Workshop: How to enhance pan-Baltic cooperation and consultation on MSP
Moderator: Kira Gee, University of Liverpool
- Angela Schultz-Zehden, s.Pro – sustainable projects GmbH:PartiSEApate: Multi-Level-Governance in Maritime Spatial Planning. Findings, Recommendations – download
- Olga Sedioli, Soil and Coast Protection and Land Reclamation Service, Emilia-Romagna Region, Italy: Transboundary cooperation and consultation in MSP: the Adriatic experience – download
- Kai Trümpler, German Federal Maritime and Hydrographic Agency:Multitude of uses on the sea. Potential conflicts between uses and/or uses and marine environment - download
The aim of the workshop was to discuss the PartiSEApate model for transboundary MSP governance and compare it to experiences from other European regions. Key questions included:
- What are the “hot topics” in transboundary MSP in other European regions?
- What experiences exist elsewhere with respect to transboundary MSP governance?
- Can MSP governance models be transferred between regions?
The workshop began with a presentation of the PartiSEApate governance model (Angela Schultz-Zehden, s.Pro, Germany), followed by a presentation of the Adriatic perspective on transboundary cooperation and consultation (Olga Sedioli, Emilia Romagna Region, Italy), a brief summary of North Sea experiences (Kai Trümpler, BSH, Germany), and a general discussion. The following lessons can be drawn.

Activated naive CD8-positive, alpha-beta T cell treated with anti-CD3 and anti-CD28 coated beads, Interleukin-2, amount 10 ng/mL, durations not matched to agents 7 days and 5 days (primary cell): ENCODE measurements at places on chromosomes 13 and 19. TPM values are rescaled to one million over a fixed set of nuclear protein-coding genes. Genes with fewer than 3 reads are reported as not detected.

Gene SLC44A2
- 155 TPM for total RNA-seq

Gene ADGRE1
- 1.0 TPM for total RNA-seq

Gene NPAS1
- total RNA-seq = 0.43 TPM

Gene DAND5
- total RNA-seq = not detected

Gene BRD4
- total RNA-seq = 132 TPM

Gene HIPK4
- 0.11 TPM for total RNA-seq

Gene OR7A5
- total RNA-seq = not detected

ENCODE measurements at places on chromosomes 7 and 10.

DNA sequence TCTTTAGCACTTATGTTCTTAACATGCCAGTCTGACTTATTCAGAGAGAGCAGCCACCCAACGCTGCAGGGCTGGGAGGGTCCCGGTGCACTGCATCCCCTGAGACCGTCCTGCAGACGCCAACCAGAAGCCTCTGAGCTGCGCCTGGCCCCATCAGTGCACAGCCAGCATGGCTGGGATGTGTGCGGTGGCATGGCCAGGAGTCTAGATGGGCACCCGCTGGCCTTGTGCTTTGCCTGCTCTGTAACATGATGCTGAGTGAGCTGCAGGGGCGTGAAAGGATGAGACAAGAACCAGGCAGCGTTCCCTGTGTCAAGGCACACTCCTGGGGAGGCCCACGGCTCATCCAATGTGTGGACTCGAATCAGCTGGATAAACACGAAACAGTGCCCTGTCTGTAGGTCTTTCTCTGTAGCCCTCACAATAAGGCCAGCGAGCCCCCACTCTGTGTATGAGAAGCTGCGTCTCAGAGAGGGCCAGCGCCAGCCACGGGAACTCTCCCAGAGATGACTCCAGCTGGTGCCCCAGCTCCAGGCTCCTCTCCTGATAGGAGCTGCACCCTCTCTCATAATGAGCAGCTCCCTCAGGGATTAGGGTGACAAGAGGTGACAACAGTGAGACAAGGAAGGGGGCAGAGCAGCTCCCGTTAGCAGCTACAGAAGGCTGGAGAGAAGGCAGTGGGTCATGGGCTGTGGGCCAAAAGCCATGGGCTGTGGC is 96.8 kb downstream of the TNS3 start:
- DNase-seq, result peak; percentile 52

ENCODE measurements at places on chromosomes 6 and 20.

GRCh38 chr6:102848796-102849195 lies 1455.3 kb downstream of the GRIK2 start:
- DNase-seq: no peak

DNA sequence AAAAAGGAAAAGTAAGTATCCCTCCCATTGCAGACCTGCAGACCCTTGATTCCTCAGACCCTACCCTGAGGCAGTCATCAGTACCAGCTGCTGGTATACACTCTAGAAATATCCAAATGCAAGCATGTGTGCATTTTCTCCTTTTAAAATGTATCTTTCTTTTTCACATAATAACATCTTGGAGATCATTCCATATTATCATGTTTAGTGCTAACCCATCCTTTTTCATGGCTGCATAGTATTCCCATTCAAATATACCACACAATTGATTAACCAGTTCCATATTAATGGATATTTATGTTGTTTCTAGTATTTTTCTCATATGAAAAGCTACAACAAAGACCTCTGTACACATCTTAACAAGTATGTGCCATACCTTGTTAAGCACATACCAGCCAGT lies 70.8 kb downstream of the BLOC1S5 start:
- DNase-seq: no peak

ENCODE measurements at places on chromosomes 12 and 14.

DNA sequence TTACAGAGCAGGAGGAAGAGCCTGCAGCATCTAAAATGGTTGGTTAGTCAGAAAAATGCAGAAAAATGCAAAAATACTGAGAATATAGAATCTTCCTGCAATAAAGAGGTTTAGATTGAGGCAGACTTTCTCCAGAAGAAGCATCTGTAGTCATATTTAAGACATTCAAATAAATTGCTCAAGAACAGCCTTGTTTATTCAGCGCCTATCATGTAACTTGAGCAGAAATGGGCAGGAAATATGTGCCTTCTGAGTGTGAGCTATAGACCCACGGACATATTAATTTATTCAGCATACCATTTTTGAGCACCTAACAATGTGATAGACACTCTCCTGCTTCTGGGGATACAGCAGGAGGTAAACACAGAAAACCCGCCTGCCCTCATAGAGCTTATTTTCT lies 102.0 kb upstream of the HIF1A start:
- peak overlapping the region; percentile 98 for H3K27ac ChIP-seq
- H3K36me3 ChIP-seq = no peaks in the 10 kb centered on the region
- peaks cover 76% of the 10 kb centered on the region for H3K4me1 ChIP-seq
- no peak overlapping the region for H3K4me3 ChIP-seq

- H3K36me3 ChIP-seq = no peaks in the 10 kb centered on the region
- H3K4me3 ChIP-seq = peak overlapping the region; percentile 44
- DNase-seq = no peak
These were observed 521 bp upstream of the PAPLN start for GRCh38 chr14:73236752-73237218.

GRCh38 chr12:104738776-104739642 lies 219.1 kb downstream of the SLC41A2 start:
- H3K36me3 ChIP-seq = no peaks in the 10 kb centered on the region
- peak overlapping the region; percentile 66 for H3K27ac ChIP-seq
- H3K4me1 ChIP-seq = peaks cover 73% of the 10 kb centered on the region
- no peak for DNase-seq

Differentiate between transboundary MSP processes. Re-emphasis was made of the difference between cross-border processes (involving two neighbouring countries), pan-Baltic processes (involving more than two countries), consultation (a formal process occurring between countries) and cooperation (an informal process). All play a role in multilevel MSP governance, but each requires a different approach.
Transboundary MSP is context-dependent. The Baltic Sea, North Sea, Adriatic and European Atlantic all have different starting points with respect to transboundary MSP. There are different histories of cooperation, differences in existing governance structures (e.g. the availability of high level decision making groups, such as the HELCOM-VASAB MSP Working Group) and differences in the shared policy context (e.g. EU membership). Geography is also an issue, as countries face each other around the regional seas but are aligned next to each other in the case of the European Atlantic, making direct cooperation between all riparian countries more difficult.
Transboundary MSP needs time to grow. The most significant difference, however, is the regions’ past experience with MSP projects. The Baltic and Adriatic have a long history of successful transnational MSP projects which has prepared the ground for “real life” transboundary MSP. Over the last 10 years, common themes in MSP have been identified, there is awareness of the need to think beyond national boundaries, and most importantly, trust has been generated between MSP practitioners, relevant authorities and stakeholders. Key success factors include a core of MSP “champions” from the various countries, openness to different stakeholders and relevant authorities, the development of a common language, and better understanding of each other’s contexts and approaches to MSP. This core of trust and mutual understanding is a key element of a successful transboundary MSP process at sea basin scale. The lesson is that transboundary MSP, like any other MSP process, needs time to grow and cannot be forced in the short term.